Apr 14 1862 Received report from Gen. Sherman, “I have the honor to report that in obedience to verbal orders from General Grant, ratified in person by General Halleck, I embarked on board the transports Tecumseh and White Cloud, during the evening of the 12th instant, 100 men of the Fourth Illinois Cavalry, under command of Major S. M. Bowman, and the brigade of General Fry, and, escorted by the gunboats Tyler and Lexington, Commanders Gwinn and Shirk, proceeded up the Tennessee River to Chickasaw Landing, where all the troops were disembarked at 7 a. m. the 13th instant.
By my orders Major Bowman proceeded rapidly on the road to Iuka, the enemy’s pickets retreating before him, and destroying themselves by fire a road bridge across Bear Creek, which I had ordered General Fry to destroy, to secure the right flank of the movement on the Bear Creek bridge. This bridge, about 7 miles from Chickasaw, being destroyed, Major Bowman proceeded rapidly up the road 8 miles farther, and on approaching the railroad bridge across Bear Creek he found it guarded by the enemy. He dismounted his men and advanced along the track, with flankers in the swampy ground, and drove the enemy from the bridge into the cut beyond and from that to the west; then, with axes which had been provided, he began the destruction of the trestle work to the east of the bridge, and with fire destroyed the bridge itself. This latter consisted of two spans, of 110 feet each, which were burned and fell into the river. With axes and fire he destroyed three pieces of trestle work of an aggregate length of 500 feet, also tearing down about half a mile of telegraph wire, rolling it up, and throwing it into the river. He gathered ties and other timber, made bonfires, and piled on them the railroad iron, so as to bend it and render it useless for future repairs. While so employed the head of General Fry’s column of infantry arrived and assisted in this work of destruction. They jointly destroyed Bear Creek Bridge and 500 feet of trestle work, that cannot be repaired in a month. Bear Creek is very bad in itself, and the swampy bottom is impassable to wheeled vehicles, so that the breach is vital to the operations of an enemy. Having thus fulfilled well their orders, Major Bowman and General Fry returned to Chickasaw with their commands, reaching the boats about 9 p. m., having marched about 30 miles.”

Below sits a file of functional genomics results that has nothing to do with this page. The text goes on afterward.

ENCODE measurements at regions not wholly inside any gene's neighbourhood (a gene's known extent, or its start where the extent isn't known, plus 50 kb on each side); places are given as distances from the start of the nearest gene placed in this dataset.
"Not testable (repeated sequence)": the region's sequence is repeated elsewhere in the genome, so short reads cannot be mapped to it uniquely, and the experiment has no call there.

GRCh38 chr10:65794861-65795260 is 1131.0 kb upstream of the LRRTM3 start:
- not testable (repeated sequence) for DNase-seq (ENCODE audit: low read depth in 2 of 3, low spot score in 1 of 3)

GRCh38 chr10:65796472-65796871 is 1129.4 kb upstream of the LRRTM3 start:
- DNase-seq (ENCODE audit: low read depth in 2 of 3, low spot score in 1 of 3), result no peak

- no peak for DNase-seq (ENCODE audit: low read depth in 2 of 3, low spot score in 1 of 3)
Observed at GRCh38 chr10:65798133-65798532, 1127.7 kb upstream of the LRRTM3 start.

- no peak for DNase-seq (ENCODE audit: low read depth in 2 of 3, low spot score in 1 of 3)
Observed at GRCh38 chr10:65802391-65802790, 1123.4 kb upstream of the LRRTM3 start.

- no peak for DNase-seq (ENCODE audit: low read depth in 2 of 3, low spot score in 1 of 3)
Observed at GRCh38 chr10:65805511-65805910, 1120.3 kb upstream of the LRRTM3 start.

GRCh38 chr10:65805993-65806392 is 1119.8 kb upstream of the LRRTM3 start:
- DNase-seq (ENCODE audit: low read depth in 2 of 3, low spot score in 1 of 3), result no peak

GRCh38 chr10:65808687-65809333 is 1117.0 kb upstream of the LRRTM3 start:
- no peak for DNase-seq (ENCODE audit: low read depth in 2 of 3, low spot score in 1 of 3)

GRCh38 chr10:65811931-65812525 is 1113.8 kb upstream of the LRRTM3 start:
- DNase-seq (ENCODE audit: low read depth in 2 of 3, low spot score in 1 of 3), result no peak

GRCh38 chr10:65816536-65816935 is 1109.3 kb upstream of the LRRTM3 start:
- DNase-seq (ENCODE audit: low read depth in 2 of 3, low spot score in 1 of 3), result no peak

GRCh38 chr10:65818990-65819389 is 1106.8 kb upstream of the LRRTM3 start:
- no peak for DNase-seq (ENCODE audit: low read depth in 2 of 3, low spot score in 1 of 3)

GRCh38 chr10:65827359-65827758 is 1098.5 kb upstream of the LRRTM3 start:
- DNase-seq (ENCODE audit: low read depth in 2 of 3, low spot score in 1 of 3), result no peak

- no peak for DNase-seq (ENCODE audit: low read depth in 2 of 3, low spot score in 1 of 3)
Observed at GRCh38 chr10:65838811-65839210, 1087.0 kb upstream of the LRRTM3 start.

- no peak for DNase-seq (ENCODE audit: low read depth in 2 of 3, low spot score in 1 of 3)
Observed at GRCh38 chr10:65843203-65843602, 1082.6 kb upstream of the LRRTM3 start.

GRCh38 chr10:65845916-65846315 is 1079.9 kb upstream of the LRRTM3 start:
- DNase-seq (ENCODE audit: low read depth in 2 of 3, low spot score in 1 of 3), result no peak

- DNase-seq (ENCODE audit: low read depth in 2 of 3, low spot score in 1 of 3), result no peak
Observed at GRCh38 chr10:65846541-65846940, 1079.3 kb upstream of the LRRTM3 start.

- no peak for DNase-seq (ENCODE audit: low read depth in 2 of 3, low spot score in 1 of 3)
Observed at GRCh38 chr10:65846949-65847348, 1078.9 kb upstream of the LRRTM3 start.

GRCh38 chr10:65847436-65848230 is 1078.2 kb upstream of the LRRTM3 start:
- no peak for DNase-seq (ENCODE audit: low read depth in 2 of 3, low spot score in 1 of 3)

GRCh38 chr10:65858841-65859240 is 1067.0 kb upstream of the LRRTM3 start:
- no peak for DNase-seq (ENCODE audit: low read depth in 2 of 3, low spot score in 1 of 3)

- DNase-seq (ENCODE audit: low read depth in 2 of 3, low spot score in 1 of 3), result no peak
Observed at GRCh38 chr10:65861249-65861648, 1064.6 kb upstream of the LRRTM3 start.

The Papers of Ulysses S Grant, Vol 5, p 42-3
O.R., I, x, part 1, 644-5